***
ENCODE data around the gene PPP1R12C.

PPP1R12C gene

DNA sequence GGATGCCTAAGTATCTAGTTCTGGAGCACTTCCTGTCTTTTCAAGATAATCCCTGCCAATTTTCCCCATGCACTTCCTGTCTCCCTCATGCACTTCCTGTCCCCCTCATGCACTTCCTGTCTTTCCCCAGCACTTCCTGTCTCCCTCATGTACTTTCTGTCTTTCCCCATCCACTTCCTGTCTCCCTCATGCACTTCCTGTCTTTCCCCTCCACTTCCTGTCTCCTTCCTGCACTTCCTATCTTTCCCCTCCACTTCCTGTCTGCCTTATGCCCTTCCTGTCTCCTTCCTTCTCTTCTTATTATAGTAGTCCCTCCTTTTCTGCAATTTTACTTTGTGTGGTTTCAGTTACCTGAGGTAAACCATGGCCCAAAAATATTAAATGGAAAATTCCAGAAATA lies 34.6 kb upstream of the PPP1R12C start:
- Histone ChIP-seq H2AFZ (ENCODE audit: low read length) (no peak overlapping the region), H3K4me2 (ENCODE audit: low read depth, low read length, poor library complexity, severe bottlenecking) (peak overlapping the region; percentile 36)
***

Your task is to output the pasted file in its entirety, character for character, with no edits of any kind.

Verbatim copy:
ENCODE data around the gene PPP1R12C.

PPP1R12C gene

DNA sequence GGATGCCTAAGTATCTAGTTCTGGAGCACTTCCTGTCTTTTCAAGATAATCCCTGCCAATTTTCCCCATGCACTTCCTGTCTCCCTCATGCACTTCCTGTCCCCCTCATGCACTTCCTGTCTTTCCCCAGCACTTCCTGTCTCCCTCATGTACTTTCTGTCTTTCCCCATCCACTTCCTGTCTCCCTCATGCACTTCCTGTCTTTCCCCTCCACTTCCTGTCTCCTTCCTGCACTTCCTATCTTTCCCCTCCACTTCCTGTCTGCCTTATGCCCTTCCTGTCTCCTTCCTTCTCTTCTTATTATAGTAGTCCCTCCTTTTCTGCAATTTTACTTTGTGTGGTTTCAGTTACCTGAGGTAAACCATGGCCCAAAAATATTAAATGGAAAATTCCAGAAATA lies 34.6 kb upstream of the PPP1R12C start:
- Histone ChIP-seq H2AFZ (ENCODE audit: low read length) (no peak overlapping the region), H3K4me2 (ENCODE audit: low read depth, low read length, poor library complexity, severe bottlenecking) (peak overlapping the region; percentile 36)